Improve Laravel Performance using Caching

Recently, I was working on a Laravel website that is powered by a Wordpress CMS with a lot of static content. While developing the site, performance was never really an issue but once we started getting a lot of users the page speed got much worse.. In order to solve this problem, we implemented Laravel’s caching facade. In this post, I’ll explain how to did so. 

To begin with, we extrapolated the Cache to a separate class in order to remove this logic from the controller. Then when we are in the controller, it is a simple call to instantiate the class and get one of the cache methods. 

public function show() { 
    $articleCache = new ArticleCache();
    $similarArticles = $articleCache->getCache(‘similar’, 180);
    // render the blade template

Now let’s dive into that getCache method! We pass through two arguments. The first is the string ‘similar’, which tells the Cache facade which data to search for; for example, if we call the same method with a different string, it will return different data or nothing at all. I like this implementation because when I ever need to override the cache to see the most recent articles in a development environment, I can just send ‘similar1’ to the getCache method and we will get completely new data.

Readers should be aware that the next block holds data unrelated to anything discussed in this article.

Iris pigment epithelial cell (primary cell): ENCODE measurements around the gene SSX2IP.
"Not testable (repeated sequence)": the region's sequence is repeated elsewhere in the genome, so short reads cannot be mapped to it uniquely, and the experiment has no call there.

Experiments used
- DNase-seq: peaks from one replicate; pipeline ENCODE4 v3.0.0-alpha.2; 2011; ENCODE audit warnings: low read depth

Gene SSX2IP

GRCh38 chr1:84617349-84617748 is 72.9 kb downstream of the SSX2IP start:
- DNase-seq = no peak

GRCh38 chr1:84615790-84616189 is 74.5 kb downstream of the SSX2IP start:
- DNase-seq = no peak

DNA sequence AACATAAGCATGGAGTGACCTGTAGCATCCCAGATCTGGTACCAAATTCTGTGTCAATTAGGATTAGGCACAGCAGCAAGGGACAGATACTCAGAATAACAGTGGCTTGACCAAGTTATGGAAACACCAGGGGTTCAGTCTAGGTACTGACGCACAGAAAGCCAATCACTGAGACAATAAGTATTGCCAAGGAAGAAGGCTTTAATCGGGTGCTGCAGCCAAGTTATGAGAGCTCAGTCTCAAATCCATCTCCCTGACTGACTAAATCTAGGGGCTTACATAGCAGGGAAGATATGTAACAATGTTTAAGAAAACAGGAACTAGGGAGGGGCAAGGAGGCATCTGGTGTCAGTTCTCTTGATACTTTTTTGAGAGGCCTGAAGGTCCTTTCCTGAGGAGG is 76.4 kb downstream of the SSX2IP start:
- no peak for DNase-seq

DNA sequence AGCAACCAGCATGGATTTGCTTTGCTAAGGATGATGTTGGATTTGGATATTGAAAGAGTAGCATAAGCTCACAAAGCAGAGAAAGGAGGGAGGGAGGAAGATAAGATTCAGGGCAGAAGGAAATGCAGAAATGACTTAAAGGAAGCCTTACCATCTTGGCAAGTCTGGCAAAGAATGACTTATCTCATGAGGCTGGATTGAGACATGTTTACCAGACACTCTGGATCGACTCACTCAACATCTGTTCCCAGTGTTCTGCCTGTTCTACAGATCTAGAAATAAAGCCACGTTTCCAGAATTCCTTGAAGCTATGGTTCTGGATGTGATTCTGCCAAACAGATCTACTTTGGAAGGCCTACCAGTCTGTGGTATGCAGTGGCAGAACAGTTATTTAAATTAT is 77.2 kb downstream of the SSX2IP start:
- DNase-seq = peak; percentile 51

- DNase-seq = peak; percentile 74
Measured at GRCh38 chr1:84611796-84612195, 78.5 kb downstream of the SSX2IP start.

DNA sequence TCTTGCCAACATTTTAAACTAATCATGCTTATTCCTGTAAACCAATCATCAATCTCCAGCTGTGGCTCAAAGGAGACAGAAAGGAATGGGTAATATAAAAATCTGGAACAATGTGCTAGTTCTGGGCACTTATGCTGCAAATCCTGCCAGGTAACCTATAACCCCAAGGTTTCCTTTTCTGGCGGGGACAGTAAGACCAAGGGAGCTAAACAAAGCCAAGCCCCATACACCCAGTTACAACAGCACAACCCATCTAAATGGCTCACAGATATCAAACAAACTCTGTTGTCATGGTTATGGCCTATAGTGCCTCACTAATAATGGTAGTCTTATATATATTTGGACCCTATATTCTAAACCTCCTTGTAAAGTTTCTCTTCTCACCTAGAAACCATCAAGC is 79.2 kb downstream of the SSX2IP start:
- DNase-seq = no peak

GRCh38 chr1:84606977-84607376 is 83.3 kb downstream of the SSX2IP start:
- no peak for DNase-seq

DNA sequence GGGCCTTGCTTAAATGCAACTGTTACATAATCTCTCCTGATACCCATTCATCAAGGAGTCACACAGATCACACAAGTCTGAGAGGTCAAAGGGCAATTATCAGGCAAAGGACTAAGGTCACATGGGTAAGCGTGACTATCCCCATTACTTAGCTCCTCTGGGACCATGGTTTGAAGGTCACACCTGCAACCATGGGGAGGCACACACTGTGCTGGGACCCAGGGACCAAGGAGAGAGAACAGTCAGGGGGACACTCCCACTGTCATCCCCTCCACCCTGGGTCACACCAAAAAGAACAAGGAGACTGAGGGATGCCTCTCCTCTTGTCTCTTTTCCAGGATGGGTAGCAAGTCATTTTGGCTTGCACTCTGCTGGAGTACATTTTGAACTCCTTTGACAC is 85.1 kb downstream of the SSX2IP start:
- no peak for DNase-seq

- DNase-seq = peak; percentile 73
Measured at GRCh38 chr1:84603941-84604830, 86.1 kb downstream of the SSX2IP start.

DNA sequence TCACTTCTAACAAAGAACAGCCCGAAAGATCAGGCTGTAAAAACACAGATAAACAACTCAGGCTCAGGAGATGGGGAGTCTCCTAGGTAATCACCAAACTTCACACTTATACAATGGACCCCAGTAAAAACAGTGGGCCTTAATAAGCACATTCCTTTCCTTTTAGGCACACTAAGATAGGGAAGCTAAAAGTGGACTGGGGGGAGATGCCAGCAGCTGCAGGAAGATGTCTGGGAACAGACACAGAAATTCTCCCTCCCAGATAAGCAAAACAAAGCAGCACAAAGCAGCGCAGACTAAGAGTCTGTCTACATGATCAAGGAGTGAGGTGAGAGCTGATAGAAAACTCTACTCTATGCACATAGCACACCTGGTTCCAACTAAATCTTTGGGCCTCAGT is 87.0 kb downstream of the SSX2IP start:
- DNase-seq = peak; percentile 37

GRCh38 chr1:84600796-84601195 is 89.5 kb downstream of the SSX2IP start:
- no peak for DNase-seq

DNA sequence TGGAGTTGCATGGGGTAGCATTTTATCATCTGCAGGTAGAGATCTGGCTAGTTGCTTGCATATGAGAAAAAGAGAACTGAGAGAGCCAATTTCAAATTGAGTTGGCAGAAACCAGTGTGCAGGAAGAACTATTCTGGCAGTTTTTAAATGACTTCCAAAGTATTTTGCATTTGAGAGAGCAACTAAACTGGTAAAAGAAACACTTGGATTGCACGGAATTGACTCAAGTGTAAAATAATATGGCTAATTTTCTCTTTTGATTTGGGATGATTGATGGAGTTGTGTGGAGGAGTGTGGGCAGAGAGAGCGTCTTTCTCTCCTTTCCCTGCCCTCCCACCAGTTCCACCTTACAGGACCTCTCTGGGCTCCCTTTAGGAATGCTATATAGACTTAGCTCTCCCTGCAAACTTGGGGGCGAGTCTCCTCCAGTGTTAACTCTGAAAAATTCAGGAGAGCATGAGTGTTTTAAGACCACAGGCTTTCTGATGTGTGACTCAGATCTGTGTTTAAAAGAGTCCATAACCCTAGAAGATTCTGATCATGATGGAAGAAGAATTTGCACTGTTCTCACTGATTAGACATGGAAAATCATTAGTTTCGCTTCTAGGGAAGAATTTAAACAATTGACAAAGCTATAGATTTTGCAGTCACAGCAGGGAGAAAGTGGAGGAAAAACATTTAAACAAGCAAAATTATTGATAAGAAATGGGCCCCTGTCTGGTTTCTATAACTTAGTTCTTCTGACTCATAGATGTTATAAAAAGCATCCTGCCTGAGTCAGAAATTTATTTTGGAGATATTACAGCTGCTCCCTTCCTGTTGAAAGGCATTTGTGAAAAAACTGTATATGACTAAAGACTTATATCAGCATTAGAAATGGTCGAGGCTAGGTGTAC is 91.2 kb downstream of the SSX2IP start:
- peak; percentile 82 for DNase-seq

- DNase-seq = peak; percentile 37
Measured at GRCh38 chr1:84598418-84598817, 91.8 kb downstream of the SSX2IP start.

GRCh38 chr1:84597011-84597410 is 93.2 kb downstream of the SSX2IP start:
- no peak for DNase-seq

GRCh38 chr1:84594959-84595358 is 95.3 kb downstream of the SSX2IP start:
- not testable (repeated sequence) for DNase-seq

The second argument is the expiration time, in minutes. Our cache will store this data for 3 hours, or 180 minutes. After that time, the cache data will be invalidated and destroyed, which is helpful because it saves memory. 

The function ends up looking like this: 

public function getCache($dataKey, $expiration) { 
    // first we hash the key using an md5 
    $key = md5(‘cache’ . $dataKey);
    if (Cache::has($key)) { 
        $data = Cache::get($key);
    } else {
        $data = $someApi->fetchSomeData();
        Cache::put( $key, $data, $expiration);
    return $data;

The result is relatively straightforward. Should the cache hold the data related to this specific key, we return it right away as $data. 

However, in the situation where the cache has expired or this specific data has never been retrieved, we then retrieve the data from an API call (this could easily be a call to a 3rd party package or a database). Once retrieved, we call Cache::put() to add this data to our cache storage. 

One helpful tidbit is that it’s always possible to see the array of Cached data by dumping it to the page using something like 


That’s all for now folks. Happy caching and let me know of any questions or problems in the comments below!